The European Union has signed up to GATS. In 1999 in Bologna, education ministers from 29 European states agreed to establish a “level playing field” for universities and to restructure national provisions by 2010 according to the US model, into courses leading to bachelor’s and master’s degrees. At present, 1,600 courses have already been moved over to this system. Students are able to gain their bachelor’s after just four semesters. At this point, following a largely practically oriented study, most are expected to move directly into work. Only a small fraction will be able to continue at university, with greater emphasis on academic study, and achieve a master’s degree.

This makes selection dependent on what is financially viable or can provide business with a service. In this way, the law guaranteeing university education allegedly free of charge would only apply to those studying for their bachelor’s. Those wanting to pursue their studies further would have to raise substantial finances. Only the best in class would be accepted for their master’s. The cuts being introduced are preparing for such a selection. Already many universities are severely limiting the courses they offer at master’s level for financial reasons. Moreover, each cutback in the range of subjects available prepares the way for the privatisation and commercialisation of education.

How can the right to education be defended?

Over the past weeks, school pupils and college students have protested in dozens of European and German cities against the cuts and plans for education “reform.” This is to be welcomed. However, it would be an illusion to believe that those in government will accede to this pressure. Even where politicians express understanding and sympathy for the protests, they are not ready to withdraw the cuts. They even hope to be able to use students’ increasing frustration to push through their own reactionary plans.

Most Western governments reacted to the student protests in the 1960s with comprehensive education reforms. The education system was restructured, the universities opened up for broader sections of the population, and large sums invested in education. In Germany, for example, expenditure on education doubled between 1970 and 1975. While in 1974 only one in six completed high school, in the 1990s it was one in three. Moreover, the introduction of the student financial assistance scheme made it possible for children with lower-paid parents to study at university. In England, comprehensive schools were introduced and secured financially. In Scandinavia, the “Folkeskole” concept (municipal primary and lower secondary schools) was further developed and compulsory schooling extended.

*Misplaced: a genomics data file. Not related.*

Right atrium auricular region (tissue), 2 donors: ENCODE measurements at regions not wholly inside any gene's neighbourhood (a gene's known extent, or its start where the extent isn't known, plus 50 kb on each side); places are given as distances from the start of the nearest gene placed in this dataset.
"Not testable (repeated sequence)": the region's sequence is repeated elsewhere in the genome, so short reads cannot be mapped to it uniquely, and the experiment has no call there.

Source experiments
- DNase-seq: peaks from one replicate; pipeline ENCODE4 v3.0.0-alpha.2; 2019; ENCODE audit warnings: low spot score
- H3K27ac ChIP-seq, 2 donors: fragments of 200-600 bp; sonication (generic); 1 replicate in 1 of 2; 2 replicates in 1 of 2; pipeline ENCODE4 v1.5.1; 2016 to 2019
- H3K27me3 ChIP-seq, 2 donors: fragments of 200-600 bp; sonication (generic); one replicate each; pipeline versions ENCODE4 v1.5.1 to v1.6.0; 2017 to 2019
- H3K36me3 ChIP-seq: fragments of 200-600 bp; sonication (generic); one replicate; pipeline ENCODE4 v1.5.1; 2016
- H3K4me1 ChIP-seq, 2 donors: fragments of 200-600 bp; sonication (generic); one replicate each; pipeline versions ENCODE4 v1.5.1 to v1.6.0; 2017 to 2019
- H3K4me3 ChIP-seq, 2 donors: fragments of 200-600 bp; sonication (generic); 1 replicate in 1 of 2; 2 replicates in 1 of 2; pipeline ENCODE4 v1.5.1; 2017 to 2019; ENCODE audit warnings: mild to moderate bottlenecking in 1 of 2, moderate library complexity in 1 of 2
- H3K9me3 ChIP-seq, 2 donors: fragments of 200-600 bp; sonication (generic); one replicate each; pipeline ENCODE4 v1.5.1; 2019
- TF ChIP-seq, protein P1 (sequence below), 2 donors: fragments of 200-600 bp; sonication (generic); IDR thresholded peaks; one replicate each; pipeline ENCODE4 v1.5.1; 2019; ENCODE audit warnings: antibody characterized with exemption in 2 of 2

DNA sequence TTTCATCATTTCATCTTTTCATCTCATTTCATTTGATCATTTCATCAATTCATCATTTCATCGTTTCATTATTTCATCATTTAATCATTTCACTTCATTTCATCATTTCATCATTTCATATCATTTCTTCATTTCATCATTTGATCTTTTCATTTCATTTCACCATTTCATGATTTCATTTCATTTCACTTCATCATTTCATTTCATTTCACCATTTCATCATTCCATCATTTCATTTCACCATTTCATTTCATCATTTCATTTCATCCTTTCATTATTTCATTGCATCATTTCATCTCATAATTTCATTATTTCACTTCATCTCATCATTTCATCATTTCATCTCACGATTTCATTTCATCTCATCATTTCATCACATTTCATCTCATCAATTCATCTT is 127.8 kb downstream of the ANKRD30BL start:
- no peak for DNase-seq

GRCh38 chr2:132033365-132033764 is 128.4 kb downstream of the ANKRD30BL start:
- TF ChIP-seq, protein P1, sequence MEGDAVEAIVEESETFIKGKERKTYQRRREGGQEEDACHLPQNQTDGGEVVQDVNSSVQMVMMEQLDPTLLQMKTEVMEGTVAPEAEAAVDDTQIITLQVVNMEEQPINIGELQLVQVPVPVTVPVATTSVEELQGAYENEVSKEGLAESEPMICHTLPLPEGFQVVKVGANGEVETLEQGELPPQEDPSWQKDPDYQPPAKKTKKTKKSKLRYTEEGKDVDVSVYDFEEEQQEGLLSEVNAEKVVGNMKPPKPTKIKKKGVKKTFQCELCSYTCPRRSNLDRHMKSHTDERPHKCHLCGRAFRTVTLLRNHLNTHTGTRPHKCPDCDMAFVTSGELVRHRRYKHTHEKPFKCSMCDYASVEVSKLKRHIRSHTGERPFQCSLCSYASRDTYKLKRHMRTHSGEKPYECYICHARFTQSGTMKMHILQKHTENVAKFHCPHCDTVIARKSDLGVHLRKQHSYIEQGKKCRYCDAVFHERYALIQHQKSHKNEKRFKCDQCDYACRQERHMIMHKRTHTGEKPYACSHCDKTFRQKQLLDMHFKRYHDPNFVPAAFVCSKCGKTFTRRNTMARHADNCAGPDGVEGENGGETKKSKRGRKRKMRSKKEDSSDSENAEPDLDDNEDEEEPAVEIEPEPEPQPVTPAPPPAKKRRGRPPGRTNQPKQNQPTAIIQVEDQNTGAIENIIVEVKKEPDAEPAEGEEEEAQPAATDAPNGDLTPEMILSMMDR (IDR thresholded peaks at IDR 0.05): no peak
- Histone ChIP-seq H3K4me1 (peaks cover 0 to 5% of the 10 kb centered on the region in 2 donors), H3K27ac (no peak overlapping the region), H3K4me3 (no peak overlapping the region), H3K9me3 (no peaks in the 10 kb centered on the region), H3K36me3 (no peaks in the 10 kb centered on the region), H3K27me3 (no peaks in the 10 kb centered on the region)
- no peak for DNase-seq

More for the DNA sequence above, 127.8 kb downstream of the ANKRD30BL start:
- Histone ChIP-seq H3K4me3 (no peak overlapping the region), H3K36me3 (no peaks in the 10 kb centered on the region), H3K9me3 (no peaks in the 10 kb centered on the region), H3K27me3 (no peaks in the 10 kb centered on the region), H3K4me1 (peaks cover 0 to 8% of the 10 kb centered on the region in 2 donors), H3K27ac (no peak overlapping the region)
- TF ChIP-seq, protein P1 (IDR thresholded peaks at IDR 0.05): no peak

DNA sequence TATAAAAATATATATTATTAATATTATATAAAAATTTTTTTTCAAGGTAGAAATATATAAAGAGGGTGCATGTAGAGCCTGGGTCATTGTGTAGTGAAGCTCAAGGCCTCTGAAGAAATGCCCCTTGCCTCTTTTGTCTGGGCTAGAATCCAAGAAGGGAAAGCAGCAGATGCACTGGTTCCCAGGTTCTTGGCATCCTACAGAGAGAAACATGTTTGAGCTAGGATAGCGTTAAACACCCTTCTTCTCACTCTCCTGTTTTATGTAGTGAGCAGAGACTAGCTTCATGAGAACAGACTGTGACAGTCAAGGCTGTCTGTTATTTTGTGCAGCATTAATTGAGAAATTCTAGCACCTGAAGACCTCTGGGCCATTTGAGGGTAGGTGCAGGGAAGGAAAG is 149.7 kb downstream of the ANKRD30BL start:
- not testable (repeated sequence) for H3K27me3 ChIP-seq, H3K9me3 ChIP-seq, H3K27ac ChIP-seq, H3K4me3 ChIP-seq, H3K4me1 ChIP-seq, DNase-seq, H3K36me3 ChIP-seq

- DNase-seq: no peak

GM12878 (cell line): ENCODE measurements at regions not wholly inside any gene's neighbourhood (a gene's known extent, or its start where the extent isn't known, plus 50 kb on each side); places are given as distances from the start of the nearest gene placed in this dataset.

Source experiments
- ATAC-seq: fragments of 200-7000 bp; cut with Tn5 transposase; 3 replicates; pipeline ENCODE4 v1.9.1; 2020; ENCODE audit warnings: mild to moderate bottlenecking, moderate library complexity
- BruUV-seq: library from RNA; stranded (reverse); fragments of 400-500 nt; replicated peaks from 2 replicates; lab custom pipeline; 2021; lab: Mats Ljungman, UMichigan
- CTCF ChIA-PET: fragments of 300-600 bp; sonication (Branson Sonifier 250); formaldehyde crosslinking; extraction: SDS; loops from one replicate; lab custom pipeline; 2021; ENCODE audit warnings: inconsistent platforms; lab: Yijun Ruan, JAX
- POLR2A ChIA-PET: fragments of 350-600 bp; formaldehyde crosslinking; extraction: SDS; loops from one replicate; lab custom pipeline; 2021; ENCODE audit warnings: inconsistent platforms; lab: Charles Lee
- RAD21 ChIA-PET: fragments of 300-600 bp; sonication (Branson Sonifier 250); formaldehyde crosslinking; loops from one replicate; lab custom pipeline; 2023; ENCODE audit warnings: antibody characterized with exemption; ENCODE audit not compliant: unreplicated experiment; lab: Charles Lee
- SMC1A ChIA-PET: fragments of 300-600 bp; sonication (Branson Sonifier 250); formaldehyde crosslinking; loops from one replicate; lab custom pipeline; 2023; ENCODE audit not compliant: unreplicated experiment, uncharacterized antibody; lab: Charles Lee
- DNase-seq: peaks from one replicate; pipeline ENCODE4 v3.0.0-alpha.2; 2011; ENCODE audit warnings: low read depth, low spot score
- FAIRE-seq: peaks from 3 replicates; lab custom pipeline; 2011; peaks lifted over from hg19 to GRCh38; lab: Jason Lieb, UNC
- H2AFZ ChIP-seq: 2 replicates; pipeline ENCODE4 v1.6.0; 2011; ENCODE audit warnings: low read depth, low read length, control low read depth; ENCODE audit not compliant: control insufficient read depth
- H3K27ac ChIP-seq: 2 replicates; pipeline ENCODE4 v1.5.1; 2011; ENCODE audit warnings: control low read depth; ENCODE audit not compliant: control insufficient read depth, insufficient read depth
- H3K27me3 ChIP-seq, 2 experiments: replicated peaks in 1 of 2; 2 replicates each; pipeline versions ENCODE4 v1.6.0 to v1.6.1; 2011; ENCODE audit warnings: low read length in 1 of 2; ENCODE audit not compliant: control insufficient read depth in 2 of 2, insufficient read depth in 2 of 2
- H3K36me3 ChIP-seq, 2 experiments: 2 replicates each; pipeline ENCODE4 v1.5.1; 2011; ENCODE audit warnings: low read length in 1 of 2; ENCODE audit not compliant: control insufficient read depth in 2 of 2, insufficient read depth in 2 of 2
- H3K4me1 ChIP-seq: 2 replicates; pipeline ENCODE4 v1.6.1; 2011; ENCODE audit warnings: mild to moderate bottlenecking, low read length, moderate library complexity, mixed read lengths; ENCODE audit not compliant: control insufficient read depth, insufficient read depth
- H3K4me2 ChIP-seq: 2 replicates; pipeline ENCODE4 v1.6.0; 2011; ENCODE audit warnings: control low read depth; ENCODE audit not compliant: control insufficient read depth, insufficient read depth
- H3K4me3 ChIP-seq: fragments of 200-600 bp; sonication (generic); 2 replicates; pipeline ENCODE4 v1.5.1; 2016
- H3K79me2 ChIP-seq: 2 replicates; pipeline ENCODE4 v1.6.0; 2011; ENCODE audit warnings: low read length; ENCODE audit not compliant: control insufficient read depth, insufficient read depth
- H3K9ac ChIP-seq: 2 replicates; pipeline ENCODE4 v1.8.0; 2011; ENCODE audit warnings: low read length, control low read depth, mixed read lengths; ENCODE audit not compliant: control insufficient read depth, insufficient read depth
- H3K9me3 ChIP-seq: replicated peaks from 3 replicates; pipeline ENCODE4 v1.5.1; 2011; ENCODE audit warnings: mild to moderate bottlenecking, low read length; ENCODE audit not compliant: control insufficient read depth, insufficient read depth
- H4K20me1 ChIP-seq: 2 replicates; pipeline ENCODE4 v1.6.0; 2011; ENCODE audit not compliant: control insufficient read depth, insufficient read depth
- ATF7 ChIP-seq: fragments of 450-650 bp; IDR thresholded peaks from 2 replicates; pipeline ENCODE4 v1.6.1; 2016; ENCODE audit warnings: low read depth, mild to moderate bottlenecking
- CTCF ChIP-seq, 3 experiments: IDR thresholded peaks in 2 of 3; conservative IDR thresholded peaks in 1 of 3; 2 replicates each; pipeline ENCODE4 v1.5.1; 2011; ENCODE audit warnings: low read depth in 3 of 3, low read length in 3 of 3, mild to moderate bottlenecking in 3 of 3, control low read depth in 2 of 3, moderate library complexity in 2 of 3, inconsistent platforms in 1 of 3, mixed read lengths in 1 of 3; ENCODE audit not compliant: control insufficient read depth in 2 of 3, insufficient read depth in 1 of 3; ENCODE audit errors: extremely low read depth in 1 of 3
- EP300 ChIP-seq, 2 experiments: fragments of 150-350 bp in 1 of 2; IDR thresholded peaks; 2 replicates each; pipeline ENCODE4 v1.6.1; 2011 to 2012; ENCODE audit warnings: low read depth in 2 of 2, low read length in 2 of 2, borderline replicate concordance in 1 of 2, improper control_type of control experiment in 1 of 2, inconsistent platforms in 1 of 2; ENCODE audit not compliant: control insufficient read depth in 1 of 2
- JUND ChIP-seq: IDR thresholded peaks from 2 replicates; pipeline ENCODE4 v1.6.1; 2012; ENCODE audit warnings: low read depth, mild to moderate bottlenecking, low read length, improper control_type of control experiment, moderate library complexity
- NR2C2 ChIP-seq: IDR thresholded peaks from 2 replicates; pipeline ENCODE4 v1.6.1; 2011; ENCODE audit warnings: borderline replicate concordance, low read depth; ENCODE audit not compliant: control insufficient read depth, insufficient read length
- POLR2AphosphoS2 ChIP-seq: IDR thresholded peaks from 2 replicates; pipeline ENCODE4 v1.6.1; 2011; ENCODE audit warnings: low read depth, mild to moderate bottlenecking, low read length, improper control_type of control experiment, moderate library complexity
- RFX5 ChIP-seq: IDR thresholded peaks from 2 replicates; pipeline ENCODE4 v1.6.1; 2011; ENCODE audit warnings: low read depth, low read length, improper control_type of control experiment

These changes were closely linked to the other social reforms of the time. A high-quality and free education for the broad masses was a central demand of the workers’ movement and later also of the student movement. A high degree of political and cultural consciousness was considered the basis for workers intervening into social events. In this sense, the earlier education reforms must be understood as a social concession to the working class. The relative post-war boom formed the economic basis for this within the national framework.

However, the trend has been declining for years, and alongside immense cuts we are experiencing one counter-reform after another, which aim at orienting education towards a narrow elite. Like the cuts in welfare benefits, Britain’s Margaret Thatcher also pioneered this development. In the 1980s, the Thatcher government ruined the state education sector and established a two-class system, with badly financed state schools on the one side, and privately funded schools on the other.

In the meantime, this has spread throughout all European states. In Berlin, for example, since reunification, nearly a third of all professorships have been cut. In most of the German states, the education cuts in the universities are now being cut to the bone. The provision of free teaching materials is the exception, and schools lack the most basic equipment. Under these circumstances, there will be no revival of the 1970s education reforms.

It is an irony of history that most of the members of today’s government—including the chancellor and the vice-chancellor—owe their social ascent to the education reforms of the 1960s and 1970s. But economic facts are stronger than subjective motives and intents. The worldwide crisis of the capitalist system has undermined the policy of social concessions. Under the pressure of the global financial markets and merciless international competition, social democracy is no longer able to dampen social contradictions by means of social reforms. It now defends the bourgeois order at the expense of past reforms.

In particular, the war against Iraq shows how advanced is the worldwide crisis of the capitalist system. To defend American hegemony and divert attention from the social tensions inside the US, the Bush administration has resorted to the classic means of wars of imperialist conquest, and threatens to plunge the entire world into chaos and war. The German and the European governments react by rattling their sabres and declaring war on their own populations.

Under these circumstances, the defence of the right to education is inseparably bound up with the fight against the capitalist social order. Appeals to the ruling elite are not enough. What is necessary is the building of a political movement that fights for the redistribution of corporate wealth and the reorganisation of economic life in the interest of the majority of the population. This calls for the construction of a new working class party on the basis of an international, socialist programme.